Hackers magazine 2600 heeft zijn afkeuring van de recente Denial of Service aanvallen tegen o.a. Yahoo!, Amazon en CNN kenbaar gemaakt. Men stoort zich vooral aan de wijze waarop de term 'hacker' misbruikt wordt door de media:
We feel sorry for the major Internet commerce sites that have been inconvenienced by the Denial of Service attacks. Really, we do. But we cannot permit them or anyone else to lay the blame on hackers.
So far, the corporate media has done a very bad job covering this story, blaming hackers and in the next sentence admitting they have no idea who's behind it. Since the ability to run a program (which is all this is) does not require any hacking skills, claiming that hackers are behind it indicates some sort of knowledge of the motives and people involved.
This could be the work of someone who lost their life savings to electronic commerce. Or maybe it's the work of communists. It could even be corporate America itself! After all, who would be better served by a further denigration of the hacker image with more restrictions on individual liberties?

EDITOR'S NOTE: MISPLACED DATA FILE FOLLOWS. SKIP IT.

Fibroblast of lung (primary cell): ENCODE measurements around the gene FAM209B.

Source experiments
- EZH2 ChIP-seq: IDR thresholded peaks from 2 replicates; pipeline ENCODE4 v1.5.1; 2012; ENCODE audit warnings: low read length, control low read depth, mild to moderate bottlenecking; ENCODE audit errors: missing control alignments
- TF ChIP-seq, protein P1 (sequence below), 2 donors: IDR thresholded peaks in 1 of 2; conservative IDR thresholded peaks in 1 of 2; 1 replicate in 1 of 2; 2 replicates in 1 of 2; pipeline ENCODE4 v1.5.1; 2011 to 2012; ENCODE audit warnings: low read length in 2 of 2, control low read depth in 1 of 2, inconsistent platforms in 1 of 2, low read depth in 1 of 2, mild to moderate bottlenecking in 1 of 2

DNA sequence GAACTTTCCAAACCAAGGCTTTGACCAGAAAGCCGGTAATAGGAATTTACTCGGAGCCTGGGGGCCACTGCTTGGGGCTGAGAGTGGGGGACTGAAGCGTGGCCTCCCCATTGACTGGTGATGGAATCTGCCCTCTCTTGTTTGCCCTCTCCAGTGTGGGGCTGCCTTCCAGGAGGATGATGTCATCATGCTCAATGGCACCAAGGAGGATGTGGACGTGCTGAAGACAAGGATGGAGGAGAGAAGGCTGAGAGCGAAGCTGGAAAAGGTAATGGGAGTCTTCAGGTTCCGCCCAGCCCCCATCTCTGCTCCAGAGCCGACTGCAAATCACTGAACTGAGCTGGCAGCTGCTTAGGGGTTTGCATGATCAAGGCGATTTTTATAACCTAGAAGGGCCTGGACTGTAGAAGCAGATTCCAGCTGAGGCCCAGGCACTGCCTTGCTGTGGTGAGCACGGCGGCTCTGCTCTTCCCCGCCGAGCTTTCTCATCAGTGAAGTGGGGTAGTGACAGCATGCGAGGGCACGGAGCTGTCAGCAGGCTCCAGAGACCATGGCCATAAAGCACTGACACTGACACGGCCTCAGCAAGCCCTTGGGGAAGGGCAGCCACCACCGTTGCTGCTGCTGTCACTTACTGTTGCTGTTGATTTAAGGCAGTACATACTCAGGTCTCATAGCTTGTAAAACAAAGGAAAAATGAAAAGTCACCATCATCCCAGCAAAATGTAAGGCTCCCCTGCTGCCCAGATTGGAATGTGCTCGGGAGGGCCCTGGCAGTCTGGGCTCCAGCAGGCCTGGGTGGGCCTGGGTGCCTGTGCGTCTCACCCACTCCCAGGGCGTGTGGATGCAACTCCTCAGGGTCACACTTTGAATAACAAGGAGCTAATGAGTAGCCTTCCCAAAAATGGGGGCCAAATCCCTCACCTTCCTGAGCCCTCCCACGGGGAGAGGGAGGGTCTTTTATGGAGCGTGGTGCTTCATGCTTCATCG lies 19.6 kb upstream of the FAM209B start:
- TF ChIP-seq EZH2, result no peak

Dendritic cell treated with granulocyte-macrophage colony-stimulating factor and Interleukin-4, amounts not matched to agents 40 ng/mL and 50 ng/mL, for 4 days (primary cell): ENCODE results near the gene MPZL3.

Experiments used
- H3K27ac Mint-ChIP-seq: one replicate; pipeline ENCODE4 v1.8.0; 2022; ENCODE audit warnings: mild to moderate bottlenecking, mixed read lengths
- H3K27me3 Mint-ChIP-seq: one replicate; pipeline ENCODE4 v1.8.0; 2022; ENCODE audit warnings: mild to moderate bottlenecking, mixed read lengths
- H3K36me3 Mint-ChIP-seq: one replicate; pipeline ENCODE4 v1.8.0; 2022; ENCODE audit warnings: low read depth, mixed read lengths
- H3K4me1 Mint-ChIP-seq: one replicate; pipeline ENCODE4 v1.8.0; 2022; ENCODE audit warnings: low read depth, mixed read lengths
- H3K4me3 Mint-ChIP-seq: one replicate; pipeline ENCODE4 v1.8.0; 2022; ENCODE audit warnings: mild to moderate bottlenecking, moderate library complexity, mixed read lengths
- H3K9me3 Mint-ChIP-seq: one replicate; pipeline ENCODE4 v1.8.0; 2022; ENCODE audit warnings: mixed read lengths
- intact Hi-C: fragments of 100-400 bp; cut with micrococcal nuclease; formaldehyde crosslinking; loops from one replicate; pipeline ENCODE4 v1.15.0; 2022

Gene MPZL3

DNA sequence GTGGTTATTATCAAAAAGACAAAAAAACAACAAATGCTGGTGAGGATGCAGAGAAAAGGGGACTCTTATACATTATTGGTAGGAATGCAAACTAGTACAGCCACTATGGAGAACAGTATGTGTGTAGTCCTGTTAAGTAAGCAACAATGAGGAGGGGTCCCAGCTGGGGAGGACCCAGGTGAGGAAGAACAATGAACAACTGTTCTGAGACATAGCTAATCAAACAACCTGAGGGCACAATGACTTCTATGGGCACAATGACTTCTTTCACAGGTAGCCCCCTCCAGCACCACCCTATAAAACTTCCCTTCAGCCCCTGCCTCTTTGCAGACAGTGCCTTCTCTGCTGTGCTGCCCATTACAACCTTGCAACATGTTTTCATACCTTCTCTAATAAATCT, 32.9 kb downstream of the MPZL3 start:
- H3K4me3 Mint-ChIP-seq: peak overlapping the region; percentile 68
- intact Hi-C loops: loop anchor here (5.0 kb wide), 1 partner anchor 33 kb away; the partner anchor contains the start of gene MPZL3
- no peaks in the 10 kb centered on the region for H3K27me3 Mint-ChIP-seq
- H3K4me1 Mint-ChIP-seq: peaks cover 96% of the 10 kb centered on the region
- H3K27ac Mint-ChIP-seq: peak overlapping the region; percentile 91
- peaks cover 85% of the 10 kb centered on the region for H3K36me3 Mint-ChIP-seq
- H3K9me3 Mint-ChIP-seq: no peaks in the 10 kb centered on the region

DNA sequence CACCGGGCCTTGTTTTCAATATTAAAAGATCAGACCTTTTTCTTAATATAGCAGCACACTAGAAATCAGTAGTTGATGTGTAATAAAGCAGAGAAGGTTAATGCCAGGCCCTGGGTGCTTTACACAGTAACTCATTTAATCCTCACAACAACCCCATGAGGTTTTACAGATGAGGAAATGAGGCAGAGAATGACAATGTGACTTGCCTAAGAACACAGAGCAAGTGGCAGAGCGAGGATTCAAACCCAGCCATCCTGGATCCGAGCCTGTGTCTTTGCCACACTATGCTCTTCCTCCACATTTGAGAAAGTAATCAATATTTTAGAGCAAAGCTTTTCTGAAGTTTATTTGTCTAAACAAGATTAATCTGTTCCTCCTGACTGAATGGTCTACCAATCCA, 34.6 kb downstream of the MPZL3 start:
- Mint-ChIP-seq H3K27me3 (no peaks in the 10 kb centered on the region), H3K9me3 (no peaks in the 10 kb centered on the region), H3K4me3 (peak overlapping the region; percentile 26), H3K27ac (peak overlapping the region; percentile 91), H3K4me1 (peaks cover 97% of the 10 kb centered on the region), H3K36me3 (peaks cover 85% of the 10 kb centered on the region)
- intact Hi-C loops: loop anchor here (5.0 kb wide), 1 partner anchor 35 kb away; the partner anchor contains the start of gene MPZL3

Let's look at the headlines:
"Government sees cyber-attacks as disruption of commerce."
"Justice Department wants more funds to fight cyber crime."
Didn't take them long, did it? And later in the same story: "But the FBI may never know who is responsible for the cyber-attacks, due to the difficulty in tracing the electronic trails, a senior law enforcement source told CNN."
How convenient. An unseen villain. No need for any actual FACTS to be revealed, but plenty of blame to be cast on hackers everywhere. We find it to be a bit too contrived.
Whoever is responsible is either completely clueless or knows EXACTLY what they're doing. It's the latter that should concern hackers everywhere.